You will see a list of filenames in this file - about line 22 you should see
config/site.yml. Delete that line and save the file.
Once you’ve made all your changes, you’ll need to make a commit. A commit is git’s way of grouping changes into nice little sane blocks. First, add all the recently changed files using the
git add command:
git add -A .
This should add the
.gitignore file, the
Gemfile.lock files (you made the lock file when you ran
bundle install), and the new
config/site.yml file. You can check the status of the new commit as it stands by running
To actually make the commit, run the following:
git commit -m "Your commit message here"
With this, your commit has been packaged up, and you’re ready to send Tracks over to Heroku.
Step 4: Upload and test
We should be ready to push this thing to the web now - but first we need to tell it where to go. Thankfully, this isn’t too hard. You installed heroku toolbelt before Step 1, right? In that case, you should be able to add your heroku app as a remote:
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heroku login > Enter your heroku credentials. > Email: firstname.lastname@example.org > Password: ****** > Authentication successful heroku git:remote -a your-heroku-app-name
You should now be able to deploy your app:
git push heroku master
This will take some time. With luck and patience, it should go well.
One final thing you need to do: set up your database on the other end. You can get Tracks to do this by running the setup command through
heroku run rake db:setup
heroku automatically knows which app to run this on because you’re in a directory that’s linked to an app. If you’re not in this directory, you’d have to specify the app:
heroku run rake db:setup --app your-app-name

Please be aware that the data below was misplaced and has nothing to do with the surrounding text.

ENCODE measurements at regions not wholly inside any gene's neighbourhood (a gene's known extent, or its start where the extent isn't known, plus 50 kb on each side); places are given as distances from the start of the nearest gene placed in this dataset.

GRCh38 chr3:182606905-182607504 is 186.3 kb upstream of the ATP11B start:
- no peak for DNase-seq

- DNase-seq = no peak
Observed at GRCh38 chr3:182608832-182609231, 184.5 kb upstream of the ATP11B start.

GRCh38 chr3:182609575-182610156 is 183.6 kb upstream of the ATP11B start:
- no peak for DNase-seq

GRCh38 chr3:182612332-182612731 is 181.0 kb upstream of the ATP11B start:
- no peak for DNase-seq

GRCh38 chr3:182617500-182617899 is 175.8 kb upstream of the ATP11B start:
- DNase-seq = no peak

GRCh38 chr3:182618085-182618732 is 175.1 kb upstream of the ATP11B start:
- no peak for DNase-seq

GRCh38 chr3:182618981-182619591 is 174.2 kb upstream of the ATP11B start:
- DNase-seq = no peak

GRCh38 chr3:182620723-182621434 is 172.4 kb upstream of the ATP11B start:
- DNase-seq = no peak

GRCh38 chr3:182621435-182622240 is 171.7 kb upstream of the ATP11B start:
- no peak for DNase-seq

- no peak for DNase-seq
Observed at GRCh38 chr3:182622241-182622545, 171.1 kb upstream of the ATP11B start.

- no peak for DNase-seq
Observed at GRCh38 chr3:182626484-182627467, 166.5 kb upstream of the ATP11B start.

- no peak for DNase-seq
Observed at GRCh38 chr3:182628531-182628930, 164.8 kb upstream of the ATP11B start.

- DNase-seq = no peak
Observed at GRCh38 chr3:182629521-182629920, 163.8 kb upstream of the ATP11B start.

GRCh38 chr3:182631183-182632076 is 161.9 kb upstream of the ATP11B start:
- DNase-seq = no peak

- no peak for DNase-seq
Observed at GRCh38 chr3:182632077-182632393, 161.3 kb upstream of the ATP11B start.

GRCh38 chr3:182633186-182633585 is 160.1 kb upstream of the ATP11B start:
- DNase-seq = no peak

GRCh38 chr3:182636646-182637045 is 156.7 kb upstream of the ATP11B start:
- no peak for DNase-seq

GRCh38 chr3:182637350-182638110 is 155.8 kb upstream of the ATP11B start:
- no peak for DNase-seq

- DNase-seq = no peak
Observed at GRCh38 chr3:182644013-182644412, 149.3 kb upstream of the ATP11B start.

Step 5: Recap
So what have we done?
- We made an account on Heroku
- We added a Postgres database plugin
- We ensured that the Heroku toolbelt was installed
- We downloaded Tracks from github
- We made some alterations to get it ready for Heroku
- We put
mysql2into the development group
- We added
pginto the production group
- We specified the ruby version at the top of the Gemfile
- We installed gems from the Gemfile
- We created
config/site.ymland set the time zone and secret token
- We modified the
.gitignorefile so that git would notice the site config file
- We added all our changes to a commit
- We put
- We uploaded it to Heroku
- We logged in to Heroku via the toolbelt
- We added the app as a remote to our git repo
- We pushed the code to Heroku
- We set up the databse on Heroku
There remains one thing to do: to see if this whole thing worked. Navigate to
http://your-app-name.herokuapp.com and see what you see.
Wait! Something went wrong!
Turns out there’s all kinds of things that can go wrong when you’re deploying an app like this. Unfortunately, it’s a bit harder to debug your app when it’s running on Heroku’s servers than when it’s running locally. If your app is crashing, you can get logs by running the heroku command-line tool in terminal. To view the latest logs, use the following Terminal command in your app’s local directory:
The logs are often a bit chaotic because of backtraces, but with any luck you’ll be able to find out what’s going wrong.
What happens when a new release comes out and you want to upgrade?
If you’re just downloading zipped copies from the website, you should be able to delete everything (keep
site.yml and your gem file!) and unzip the new files into the folder. Since your data is being stored on the database (which isn’t part of the dropbox folder) you won’t lose your progress. However, it’s a bit more cumbersome than it could be.
If you’re using a git repo, all you need to do is navigate to the folder in terminal and run:
git pull origin master
You will get a warning that you’ll need to merge files (remember those changes we made to files? Git now has to merge those changes with the changes from the update). This will usually go smoothly, but sometimes you might need to dig into a file and resolve a conflict or two. This is the most complex git stuff you’ll (hopefully!) have to deal with, and is a bit outside the scope of this tutorial. You should be able to find information about resolving conflicts in git elsewhere on the internet, however.
So there you go. With any luck you now have a remote instance of Tracks running on Heroku. Or you don’t, at which point there’s a comment box below this paragraph. See it? Put something there. Go on. Tell me what didn’t work.
Otherwise: congratulations! You’re now a productive member of society. Now stop messing about with code and go do something.